Kyle Kirkwood was the top Andretti car in 11th, ahead of another shock improver on Saturday, 2014 winner Ryan Hunter-Reay - who went from outside the top 20 to inside the top 10 briefly with a late effort for Dreyer & Reinbold Racing.

Ericsson's Bump Day drama

Last year's runner-up and 2022 race winner Marcus Ericsson spent a good portion of Last Chance ‘Bump Day’ qualifying facing the very real prospect that he might not qualify.

Katherine Legge’s first run was fastest for a struggling Dale Coyne team, effectively guaranteeing her qualification, but despite that impressive run Legge - whose car did look particularly recalcitrant - summed up the nature of Bump Day by saying: “I feel sick, shakey and I want to cry.”

Behind her, the three remaining drivers - Graham Rahal, last year's surprise driver to be bumped, Ericsson, and rookie Nolan Siegel - all faced worries of not qualifying through the session.

Ericsson crashed on Thursday after dipping his front-left wheel into the no-go kerb on the inside of Turn 4, and his time at Indianapolis has been a nightmare ever since.

Robbed of a car that has been worked on, tweaked and caressed to be perfect at Indy for months and instead driving a back-up car struggling for speed, it looked like his first attempt would be enough to get him in the race.

However, he backed off entering Turn 1 on his fourth lap, as his team shouted “keep going” on the radio. Ericsson had ended his qualifying a lap early by accident.

He said “I can’t believe I did that”, adding “it was a very very tough mental challenge” and that “it was all on me. I messed that up, I shouldn’t be doing that with my experience”.

He seemingly had the pace to beat Siegel to get in the race, but he had the added complication of needing to wait for his car to cool down before going again.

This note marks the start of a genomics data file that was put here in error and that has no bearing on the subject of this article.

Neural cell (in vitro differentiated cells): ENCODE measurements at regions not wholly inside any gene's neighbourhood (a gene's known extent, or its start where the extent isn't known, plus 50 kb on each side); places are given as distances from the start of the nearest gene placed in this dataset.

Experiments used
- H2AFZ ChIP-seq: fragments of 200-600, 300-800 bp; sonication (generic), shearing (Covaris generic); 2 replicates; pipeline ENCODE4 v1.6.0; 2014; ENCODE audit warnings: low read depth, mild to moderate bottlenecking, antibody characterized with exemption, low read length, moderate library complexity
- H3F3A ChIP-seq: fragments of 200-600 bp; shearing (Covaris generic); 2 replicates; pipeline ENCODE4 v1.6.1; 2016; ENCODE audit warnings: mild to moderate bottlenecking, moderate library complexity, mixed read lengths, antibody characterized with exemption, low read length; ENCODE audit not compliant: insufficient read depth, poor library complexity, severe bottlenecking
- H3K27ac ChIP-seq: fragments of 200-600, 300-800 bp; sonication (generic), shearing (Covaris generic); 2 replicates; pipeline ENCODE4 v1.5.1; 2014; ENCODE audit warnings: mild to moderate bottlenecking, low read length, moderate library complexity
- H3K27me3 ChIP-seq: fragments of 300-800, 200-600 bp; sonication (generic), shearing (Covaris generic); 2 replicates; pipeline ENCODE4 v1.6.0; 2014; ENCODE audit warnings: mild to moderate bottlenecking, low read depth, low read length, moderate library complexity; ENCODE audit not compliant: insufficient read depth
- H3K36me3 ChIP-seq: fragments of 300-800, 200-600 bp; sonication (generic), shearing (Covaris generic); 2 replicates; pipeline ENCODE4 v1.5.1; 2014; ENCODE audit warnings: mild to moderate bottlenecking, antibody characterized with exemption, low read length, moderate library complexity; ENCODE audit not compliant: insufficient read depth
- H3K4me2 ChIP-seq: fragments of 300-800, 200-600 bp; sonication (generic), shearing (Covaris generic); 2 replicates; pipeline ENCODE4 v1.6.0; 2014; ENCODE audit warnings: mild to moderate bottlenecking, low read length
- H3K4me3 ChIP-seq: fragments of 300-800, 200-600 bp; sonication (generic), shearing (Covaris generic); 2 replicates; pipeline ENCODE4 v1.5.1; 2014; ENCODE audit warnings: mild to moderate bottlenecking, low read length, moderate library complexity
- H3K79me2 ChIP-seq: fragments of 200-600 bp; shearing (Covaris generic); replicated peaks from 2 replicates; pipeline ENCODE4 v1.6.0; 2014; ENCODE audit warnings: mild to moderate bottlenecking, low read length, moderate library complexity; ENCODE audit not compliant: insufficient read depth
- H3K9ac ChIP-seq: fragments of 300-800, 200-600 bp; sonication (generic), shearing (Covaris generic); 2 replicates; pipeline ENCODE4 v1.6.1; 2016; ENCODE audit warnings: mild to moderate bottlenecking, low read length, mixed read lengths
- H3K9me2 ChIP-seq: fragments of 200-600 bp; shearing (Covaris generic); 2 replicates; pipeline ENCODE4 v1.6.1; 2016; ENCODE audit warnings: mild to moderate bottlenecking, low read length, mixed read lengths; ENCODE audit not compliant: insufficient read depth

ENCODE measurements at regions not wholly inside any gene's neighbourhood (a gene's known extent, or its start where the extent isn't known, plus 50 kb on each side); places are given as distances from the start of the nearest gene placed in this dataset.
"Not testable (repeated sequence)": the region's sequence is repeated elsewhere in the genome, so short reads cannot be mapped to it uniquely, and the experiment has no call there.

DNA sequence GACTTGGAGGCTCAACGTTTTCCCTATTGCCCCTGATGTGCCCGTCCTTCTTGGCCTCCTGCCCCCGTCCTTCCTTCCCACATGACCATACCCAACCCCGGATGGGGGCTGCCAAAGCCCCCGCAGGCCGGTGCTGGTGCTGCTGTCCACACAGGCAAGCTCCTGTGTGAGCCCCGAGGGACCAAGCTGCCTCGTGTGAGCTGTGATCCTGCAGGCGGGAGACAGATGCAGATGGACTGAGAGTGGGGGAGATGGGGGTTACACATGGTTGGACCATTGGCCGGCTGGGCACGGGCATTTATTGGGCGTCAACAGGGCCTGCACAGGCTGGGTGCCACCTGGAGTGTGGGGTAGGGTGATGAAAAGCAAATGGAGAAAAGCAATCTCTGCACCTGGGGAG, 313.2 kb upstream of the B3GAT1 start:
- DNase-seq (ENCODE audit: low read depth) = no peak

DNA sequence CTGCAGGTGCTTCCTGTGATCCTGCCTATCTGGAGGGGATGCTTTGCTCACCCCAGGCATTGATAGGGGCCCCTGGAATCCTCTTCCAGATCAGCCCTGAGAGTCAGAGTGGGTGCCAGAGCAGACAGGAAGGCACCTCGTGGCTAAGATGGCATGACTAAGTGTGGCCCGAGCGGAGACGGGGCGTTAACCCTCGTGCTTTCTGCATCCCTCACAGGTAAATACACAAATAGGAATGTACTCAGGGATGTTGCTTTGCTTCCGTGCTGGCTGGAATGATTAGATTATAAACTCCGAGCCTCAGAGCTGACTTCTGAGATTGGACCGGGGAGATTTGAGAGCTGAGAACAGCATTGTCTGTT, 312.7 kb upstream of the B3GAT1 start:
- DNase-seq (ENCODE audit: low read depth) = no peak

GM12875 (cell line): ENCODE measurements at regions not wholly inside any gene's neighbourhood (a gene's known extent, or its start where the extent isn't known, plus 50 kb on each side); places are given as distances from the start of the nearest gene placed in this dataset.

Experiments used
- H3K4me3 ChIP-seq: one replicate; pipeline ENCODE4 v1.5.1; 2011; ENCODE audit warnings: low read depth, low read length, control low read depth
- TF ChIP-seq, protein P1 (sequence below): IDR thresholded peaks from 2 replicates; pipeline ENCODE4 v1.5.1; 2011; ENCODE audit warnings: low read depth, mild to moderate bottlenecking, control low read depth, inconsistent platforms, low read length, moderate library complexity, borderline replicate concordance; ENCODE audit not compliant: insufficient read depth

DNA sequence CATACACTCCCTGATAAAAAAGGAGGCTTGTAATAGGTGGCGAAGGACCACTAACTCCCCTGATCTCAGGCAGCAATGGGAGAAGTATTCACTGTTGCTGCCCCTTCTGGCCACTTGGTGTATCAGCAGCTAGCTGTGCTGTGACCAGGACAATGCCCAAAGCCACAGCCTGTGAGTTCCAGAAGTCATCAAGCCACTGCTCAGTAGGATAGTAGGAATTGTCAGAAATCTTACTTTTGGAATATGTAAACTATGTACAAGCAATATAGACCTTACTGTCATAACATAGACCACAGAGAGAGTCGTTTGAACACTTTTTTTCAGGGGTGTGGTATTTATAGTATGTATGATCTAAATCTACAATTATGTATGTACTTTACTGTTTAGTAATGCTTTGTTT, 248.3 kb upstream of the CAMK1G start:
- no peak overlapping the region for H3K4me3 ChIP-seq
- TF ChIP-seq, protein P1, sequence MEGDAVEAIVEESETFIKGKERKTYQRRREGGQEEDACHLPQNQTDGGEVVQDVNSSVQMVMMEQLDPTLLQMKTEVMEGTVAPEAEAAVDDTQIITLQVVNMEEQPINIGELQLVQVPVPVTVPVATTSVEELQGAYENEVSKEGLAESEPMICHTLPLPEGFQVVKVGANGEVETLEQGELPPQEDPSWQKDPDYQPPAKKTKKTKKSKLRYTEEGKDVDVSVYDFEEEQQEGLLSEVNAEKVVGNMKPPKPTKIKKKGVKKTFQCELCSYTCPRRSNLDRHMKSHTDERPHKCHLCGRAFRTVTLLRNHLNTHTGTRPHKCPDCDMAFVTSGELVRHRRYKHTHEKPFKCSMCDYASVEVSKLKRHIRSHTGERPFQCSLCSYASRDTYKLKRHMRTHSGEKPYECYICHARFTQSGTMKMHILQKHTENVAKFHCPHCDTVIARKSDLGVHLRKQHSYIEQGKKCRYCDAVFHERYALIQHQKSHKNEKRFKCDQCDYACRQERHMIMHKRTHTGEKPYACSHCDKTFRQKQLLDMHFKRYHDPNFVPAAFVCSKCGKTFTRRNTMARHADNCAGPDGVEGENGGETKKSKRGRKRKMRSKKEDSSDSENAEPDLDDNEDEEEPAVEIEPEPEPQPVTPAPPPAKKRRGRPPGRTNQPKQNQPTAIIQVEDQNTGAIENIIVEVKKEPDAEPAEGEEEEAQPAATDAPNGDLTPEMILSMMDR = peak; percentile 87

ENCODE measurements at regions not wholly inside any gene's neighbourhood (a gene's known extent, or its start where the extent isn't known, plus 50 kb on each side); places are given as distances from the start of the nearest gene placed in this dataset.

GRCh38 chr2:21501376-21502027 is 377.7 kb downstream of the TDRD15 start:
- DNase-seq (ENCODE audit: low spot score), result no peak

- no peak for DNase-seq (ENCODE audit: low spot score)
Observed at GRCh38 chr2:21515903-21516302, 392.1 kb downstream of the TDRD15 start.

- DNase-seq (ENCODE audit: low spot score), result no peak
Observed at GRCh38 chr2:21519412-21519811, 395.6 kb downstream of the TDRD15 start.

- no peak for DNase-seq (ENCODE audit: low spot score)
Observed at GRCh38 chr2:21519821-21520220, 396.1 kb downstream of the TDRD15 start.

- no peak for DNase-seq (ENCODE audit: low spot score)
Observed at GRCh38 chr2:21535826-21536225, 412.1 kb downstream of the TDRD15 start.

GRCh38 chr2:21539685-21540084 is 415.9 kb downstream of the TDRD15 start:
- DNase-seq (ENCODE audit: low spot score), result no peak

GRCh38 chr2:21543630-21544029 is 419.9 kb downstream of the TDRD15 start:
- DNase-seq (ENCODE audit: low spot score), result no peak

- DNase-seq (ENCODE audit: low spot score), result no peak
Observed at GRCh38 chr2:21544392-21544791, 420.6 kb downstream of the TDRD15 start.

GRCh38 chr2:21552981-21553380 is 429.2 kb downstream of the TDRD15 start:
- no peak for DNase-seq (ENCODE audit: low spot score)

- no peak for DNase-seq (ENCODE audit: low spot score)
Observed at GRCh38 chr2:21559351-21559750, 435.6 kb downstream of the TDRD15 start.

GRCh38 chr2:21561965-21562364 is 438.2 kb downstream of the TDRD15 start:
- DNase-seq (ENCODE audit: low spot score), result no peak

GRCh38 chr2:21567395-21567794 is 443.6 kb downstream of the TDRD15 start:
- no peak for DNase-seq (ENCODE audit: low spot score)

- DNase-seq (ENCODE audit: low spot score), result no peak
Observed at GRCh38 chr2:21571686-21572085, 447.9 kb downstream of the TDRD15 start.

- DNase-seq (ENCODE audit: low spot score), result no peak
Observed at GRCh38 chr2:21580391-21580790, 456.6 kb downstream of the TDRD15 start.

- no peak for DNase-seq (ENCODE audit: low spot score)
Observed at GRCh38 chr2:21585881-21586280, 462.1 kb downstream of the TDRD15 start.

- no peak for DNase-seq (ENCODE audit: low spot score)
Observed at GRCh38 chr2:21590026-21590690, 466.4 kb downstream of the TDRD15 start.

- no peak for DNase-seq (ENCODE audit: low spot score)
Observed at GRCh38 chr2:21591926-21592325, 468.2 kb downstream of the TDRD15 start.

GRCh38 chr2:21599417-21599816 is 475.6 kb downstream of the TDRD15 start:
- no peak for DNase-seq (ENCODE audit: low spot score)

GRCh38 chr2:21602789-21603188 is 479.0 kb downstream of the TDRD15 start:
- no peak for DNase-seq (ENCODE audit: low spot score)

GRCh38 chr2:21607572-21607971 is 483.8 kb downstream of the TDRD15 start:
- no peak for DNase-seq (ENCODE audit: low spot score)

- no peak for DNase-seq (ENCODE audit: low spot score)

The engine works better started from a lower temperature and also colder fuel can be worth extra horsepower. But if you pour that fuel into a hot car, it heats up and the advantage is negated.

The track temperature was also at 54.44C and rising, further complicating Ericsson’s run as that heat is not good for tyre life over four laps at an average of 230mph.

Ericsson hit the track with just under eight minutes to go in the session, and managed to go second fastest against the odds, pushing Siegel out of the race.

Siegel needed to go quicker than Rahal on the final run of the session inside the last three minutes but crashed for the second time this week, on his first lap. He got out to huge applause.

Last Chance qualifying

31 Katherine Legge 230.092mph
32 Marcus Ericsson 230.027mph
33 Graham Rahal 229.974mph
34 Nolan Siegel - bumped

In the end, Legge headed Ericsson and Rahal on the times. Both Ericsson and Siegel showed how much work goes into a primary Indy 500 car because both drivers struggled after heavy crashes in practice week.

Rahal, who praised Coyne for improving since Siegel's own crash on Wednesday, said he would not be celebrating making the race - having remembered how seeing others do so when he was bumped made him feel.

Indy 500 grid

1 Scott McLaughlin
2 Will Power
3 Josef Newgarden
4 Alexander Rossi
5 Kyle Larson
6 Santino Ferrucci
7 Rinus VeeKay
8 Pato O’Ward
9 Felix Rosenqvist
10 Takuma Sato
11 Kyle Kirkwood
12 Ryan Hunter-Reay
13 Colton Herta
14 Alex Palou
15 Callum Ilott
16 Marcus Armstrong
17 Ed Carpenter
18 Kyffin Simpson
19 Marco Andretti
20 Helio Castroneves
21 Scott Dixon
22 Agustin Canapino
23 Sting Ray Robb
24 Christian Rasmussen
25 Tom Blomqvist
26 Romain Grosjean
27 Linus Lundqvist
28 Christian Lundgaard
29 Conor Daly
30 Pietro Fittipaldi
31 Katherine Legge
32 Marcus Ericsson
33 Graham Rahal
Bumped from the grid: Nolan Siegel